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Tuesday, 2 February 2016

Flower Power at the Royal Academy

Claude Monet, Lady in the Garden, 1867
Oil on canvas, 80 x 99 cm
The State Hermitage Museum, St. Petersburg
Photo © The State Hermitage Museum. Photography: Vladimir Terebenin
Painting the Modern Garden: Monet to Matisse at the Royal Academy in London is a real treat for anyone who loves gardens. The 120 paintings span the period from the early 1860s to the 1920s, beginning at a time when gardening was emerging as a popular pastime.  The middle classes were moving out of the cities and creating their own private Edens in the suburbs. Gardens became an extra room where they could relax and enjoy themselves, while artists could use them as outdoor studios, planting whatever inspired them to sketch and paint.

Joaquin Sorolla, Louis Comfort Tiffany, 1911
Oil on canvas, 150 x 225.5 cm
On loan from the Hispanic Society of America, New York, NY
Photo © Courtesy of The Hispanic Society of America, New York
We see Louis Comfort Tiffany sitting in his Long Island Garden by an easel with brush in hand, surrounded by lavish blooms (above), Camille Pissarro’s working garden, complete with gardeners, in ‘Kitchen Gardens at L’Hermitage, Pontoise’, and Gustave Caillebotte’s showy ‘cactus’ dahlias in front of his greenhouse.

Wassily Kandinsky, Murnau The Garden II, 1910
Oil on cardboard, 67 x 51 cm
Merzbacher Kunststiftung
Photo © Merzbacher Kunststiftung
Kandinsky’s sunflowers (above) became an experiment with abstraction. The Spanish artist Joaquin Sorolla created a Moorish-style garden around his home in Madrid, while for Pierre Bonnard, the garden was a place to rest. (below).

Pierre Bonnard, Resting in the Garden (Sieste au jardin), 1914
The National Museum of Art, Architecture and Design, Oslo
Photo © Nasjonalmuseet for kunst, arkitektur og design/The National Museum of Art, Architecture and Design / © ADAGP, Paris and DACS, London 2015

 Monet himself cultivated plants wherever he lived, selecting them by tone, shape and height, and setting them out so there was colour throughout the year; one painting shows red peonies growing under a protective straw awning.   “I perhaps owe it to flowers that I became a painter”, he recalled.

Auguste Renoir, Monet Painting in His Garden at Argenteuil, 1873
Oil on canvas, 46.7 x 59.7 cm
Wadsworth Atheneum Museum of Art, Hartford, CT. Bequest of Anne Parrish Titzell, 1957.614
Photo © Wadsworth Atheneum Museum of Art, Hartford, CT
Renoir, also a keen gardener, worked closely with Monet, and painted him (above) as he captured on canvas a profusion of vast dahlia plants in a corner of his garden at Argenteuil – a work that is also on display.  Monet later created another garden at Vétheuil, where he portrayed his young sons surrounded by sunflowers. But his greatest creation was at Giverny, where he first rented, then bought, a property, adding to the grounds over the years. 
One fascinating room at the exhibition (above) is devoted to his botanical books, original letters and plans that tell the story of his application for planning permission to create his famous water garden in the face of opposition from local farmers and villagers. Devising and establishing the garden took years. He kept up with the latest horticultural research and techniques by subscribing to specialist magazines, and after 1890 employed a team of six full-time gardeners to help him realise his vision. For him, it was his “most beautiful work of art”. In 1914 he built a bigger studio and began his huge water lily paintings. From then until his death in 1926 he continued painting the pond, the water, the sky and the Japanese bridge. Even the outbreak of the First World War didn’t stop him, despite being able to hear the sound of cannons and battle from his garden. “Yesterday I resumed’s the best way to avoid thinking of these sad times,” he wrote.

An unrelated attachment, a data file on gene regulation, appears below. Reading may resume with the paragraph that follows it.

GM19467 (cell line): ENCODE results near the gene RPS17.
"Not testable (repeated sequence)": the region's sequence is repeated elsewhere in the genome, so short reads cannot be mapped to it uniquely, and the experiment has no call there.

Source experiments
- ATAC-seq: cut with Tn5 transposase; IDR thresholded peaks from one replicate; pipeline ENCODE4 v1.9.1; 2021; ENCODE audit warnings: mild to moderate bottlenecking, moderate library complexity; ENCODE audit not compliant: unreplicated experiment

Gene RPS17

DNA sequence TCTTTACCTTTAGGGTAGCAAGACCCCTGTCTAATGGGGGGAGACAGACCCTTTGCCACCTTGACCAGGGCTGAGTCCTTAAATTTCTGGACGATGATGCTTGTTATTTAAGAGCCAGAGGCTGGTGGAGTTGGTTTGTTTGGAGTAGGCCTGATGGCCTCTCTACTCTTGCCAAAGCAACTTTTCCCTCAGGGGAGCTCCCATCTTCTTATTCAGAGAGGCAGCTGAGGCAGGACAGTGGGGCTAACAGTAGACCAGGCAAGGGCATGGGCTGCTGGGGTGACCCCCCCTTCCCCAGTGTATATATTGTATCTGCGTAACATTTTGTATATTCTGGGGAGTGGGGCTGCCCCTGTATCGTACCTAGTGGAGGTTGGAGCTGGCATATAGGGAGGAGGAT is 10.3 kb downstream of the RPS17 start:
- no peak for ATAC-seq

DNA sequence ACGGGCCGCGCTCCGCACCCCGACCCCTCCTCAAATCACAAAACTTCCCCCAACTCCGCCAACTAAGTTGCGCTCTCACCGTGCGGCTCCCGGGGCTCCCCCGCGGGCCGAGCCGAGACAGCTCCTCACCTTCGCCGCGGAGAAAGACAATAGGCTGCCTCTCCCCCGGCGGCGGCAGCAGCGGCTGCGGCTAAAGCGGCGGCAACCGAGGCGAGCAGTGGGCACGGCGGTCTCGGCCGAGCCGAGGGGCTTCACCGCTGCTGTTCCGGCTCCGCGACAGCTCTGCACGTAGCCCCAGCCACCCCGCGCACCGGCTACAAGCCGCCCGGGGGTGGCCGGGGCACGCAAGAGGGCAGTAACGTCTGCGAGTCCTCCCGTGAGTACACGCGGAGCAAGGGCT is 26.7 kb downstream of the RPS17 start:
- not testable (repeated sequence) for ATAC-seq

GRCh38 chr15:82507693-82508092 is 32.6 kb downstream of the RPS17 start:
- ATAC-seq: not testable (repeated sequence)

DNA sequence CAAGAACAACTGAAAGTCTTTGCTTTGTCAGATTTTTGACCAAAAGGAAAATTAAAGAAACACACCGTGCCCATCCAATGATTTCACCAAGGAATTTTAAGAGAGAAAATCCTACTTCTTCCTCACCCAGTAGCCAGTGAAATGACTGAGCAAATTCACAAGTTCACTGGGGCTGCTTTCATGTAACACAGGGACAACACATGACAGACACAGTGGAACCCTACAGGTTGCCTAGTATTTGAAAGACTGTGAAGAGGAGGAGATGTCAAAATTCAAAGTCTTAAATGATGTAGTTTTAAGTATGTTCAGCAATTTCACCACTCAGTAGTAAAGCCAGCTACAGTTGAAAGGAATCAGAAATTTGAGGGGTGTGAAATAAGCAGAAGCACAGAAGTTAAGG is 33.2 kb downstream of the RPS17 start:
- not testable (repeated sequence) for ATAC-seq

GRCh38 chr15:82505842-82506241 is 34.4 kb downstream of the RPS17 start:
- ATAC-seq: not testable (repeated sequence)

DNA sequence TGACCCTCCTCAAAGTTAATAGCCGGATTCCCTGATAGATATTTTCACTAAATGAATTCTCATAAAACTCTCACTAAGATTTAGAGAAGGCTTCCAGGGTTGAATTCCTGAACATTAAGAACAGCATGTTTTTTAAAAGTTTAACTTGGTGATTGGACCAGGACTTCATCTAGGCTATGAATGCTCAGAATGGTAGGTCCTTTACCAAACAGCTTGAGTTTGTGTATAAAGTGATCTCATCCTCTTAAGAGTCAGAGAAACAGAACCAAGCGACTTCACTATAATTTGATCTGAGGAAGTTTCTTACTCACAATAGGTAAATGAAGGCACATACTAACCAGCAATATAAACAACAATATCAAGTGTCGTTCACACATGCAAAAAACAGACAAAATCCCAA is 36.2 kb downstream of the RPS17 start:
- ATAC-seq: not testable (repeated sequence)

Claude Monet, Nymphéas (Waterlilies), 1914-15
Oil on canvas, 160.7 x 180.3 cm
Portland Art Museum, Oregon. Museum Purchase: Helen Thurston Ayer Fund, 59.16
Photo © Portland Art Museum, Portland, Oregon
A stunning selection of these water lily paintings closes the show. The most famous must remain in the Orangerie in Paris, where they encircle two oval rooms, surrounding visitors with their beauty. But the final room of the exhibition has a breathtaking surprise – an earlier version, the Agapanthus triptych. These three huge paintings, each about 13 feet long, and shimmering with colour, were created to be shown together. They stayed in his studio until after his death, before being sold to three separate museums and this is the first time they have been reunited.
Agapanthus Triptych1916 - 1919 (The Nelson-Atkins Museum of Art, Kansas City, The Cleveland Museum of Art, Cleveland, Saint Louis Art Museum, St Louis.)
A film examining the role of the garden in art history, from Impressionism to the Avant-Garde, will be in cinemas from April 12, part of the Exhibition on Screen series. Painting the Modern Garden: Monet to Matisse features behind-the-scenes visits to some of the gardens that inspired the artists, and interviews with artists, gardening experts and critics.
Painting the Modern Garden – Monet to Matisse is at the Royal Academy, London until April 20 2016. Admission £17.60 with Gift Aid (concessions available). For more information Ph 020 7300 8090 or